Read notes from nearly any beat writer in the dog days of summer and you will catch a tidbit about a cortisone shot entering some professional baseball player.
Whether it’s a nagging wrist or a troublesome back, that information is available — and disseminated.
Not so much with professional football players, despite the higher occurrence of more serious injuries.
The Tank has quietly speculated about the prevalence of painkillers aiding athletes ability to play on Sundays.
In an otherwise non-revealing article on Bryant McKinnie’s nightlife, Dan Le Betard of the Miami Herald opened a window on this issue.
McKinnie was talking about the injury that kept him out of last week’s Pro Bowl:
‘When these hurt, I’m in trouble,’ said the Vikings left tackle. ‘And they hurt. I was fine for a few days, but just because of the Toradol. Then it wore off.’
‘Anything that ails you, it takes the pain away,’ he said. ‘Some guys take a shot every week, shot in the butt, burns for 10 seconds. I usually don’t do it because you have to sign a release for the side effects, but we were a game away from the Super Bowl.’ ”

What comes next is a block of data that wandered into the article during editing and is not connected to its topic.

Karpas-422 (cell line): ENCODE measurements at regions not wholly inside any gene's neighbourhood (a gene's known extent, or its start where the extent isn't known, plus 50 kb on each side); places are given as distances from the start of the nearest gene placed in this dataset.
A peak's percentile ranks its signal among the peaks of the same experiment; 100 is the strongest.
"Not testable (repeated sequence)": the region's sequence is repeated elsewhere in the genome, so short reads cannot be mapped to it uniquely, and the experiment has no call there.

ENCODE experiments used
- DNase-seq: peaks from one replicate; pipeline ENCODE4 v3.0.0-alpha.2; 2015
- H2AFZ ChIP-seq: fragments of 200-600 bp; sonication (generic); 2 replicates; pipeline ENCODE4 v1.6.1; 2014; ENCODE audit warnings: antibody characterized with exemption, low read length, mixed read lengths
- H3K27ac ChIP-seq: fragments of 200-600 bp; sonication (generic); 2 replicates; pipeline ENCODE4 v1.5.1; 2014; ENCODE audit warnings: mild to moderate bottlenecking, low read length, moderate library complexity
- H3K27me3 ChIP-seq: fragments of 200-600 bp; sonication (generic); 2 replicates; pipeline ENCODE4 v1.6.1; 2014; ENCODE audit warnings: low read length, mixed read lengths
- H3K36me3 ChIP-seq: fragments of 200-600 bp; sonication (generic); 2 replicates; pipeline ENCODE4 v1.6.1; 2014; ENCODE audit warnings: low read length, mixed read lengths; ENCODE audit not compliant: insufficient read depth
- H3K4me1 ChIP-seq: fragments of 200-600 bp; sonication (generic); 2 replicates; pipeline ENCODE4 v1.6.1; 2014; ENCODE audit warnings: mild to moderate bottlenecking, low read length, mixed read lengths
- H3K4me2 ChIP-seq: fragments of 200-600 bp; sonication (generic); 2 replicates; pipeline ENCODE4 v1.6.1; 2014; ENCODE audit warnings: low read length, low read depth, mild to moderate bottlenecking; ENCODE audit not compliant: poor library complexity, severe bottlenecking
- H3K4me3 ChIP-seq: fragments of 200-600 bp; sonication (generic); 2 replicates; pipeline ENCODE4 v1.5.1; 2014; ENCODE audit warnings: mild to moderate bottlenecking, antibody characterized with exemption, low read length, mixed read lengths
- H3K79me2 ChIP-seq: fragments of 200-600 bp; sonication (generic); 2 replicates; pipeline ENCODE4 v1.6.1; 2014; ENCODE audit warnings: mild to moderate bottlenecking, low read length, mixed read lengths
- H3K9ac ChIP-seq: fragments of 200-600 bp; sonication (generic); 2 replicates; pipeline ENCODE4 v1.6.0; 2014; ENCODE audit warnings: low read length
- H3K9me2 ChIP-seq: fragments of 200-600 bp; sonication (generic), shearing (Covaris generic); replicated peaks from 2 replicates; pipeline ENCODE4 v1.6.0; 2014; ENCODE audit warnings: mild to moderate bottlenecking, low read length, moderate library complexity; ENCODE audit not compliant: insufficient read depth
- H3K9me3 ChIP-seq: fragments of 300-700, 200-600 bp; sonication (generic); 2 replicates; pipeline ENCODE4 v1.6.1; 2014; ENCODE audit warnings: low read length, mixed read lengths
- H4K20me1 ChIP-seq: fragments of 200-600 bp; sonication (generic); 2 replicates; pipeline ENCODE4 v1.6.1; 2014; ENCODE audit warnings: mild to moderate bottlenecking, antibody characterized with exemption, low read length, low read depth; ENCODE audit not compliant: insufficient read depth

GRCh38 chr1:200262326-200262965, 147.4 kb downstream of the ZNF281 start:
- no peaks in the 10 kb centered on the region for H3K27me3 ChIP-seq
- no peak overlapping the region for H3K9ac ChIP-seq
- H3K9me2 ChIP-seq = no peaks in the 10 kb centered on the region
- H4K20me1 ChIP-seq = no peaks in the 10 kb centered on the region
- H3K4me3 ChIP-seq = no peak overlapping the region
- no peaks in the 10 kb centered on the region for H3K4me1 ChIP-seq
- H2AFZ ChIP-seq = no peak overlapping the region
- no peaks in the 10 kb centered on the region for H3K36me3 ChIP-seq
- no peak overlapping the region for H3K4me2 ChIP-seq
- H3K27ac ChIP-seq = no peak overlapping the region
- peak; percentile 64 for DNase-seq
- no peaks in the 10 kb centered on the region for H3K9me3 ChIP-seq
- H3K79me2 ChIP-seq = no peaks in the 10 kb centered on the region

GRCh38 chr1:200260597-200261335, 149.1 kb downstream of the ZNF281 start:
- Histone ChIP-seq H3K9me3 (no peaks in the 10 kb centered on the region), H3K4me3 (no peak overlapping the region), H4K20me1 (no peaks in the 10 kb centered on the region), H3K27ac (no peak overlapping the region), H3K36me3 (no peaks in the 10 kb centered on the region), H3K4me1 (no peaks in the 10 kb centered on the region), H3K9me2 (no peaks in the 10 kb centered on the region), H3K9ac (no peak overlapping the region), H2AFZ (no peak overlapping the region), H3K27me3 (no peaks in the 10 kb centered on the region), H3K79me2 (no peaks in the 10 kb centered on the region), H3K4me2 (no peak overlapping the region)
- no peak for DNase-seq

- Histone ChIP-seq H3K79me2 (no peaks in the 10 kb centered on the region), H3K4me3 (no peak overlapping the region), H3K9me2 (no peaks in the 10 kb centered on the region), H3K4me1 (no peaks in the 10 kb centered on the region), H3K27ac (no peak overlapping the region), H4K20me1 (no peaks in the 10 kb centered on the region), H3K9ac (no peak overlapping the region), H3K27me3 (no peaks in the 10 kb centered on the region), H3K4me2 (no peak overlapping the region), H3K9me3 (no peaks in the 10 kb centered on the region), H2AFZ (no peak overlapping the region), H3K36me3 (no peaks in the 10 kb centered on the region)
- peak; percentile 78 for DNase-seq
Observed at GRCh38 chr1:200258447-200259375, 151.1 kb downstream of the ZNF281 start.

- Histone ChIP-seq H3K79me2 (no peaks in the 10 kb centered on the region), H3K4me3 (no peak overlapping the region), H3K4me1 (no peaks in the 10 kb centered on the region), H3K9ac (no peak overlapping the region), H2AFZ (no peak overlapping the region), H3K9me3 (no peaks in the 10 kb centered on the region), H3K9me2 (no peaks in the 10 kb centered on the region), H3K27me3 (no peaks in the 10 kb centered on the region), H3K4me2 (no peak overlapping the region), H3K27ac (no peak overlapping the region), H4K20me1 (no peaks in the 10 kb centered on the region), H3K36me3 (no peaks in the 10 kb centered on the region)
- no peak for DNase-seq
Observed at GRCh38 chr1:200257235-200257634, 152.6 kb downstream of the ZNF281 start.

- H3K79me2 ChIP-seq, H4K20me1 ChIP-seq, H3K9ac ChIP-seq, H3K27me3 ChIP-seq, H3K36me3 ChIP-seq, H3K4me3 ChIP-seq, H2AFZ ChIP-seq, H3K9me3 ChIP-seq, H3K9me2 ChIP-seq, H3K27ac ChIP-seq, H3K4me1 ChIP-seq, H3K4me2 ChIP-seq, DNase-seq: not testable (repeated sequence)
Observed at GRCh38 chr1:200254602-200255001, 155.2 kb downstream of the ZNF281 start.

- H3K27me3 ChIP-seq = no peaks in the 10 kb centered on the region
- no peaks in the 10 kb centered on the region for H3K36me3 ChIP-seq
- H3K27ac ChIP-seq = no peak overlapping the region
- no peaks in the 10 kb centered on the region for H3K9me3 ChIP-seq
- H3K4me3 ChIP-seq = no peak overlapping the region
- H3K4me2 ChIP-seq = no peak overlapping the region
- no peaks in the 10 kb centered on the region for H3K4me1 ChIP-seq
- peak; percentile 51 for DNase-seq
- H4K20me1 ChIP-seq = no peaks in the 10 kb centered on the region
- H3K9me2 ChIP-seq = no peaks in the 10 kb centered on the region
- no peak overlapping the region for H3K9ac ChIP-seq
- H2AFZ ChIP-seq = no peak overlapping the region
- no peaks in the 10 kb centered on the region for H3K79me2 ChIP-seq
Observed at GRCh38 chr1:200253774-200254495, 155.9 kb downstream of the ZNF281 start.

So that’s what it is: Toradol. According to Rxlist.com, Toradol is a non-steroid, anti-inflammatory drug for severe acute pain. Rxlist says use should not exceed five days and that side effects include peptic ulcers, gastrointestinal bleeding and/or perforation of the stomach or intestines, which can be fatal.
According to McKinnie, “Some guys take a shot every week.” Given the possible side effects and the necessary waiver, that news is alarming.
There was much ado earlier this year about the NFL’s absentee approach to concussion treatment. The use of Toradol and other painkillers should also be exposed and reviewed.
What do you think injured Cots defensive end Dwight Freeney is going to put in his body prior to Sunday’s Super Bowl?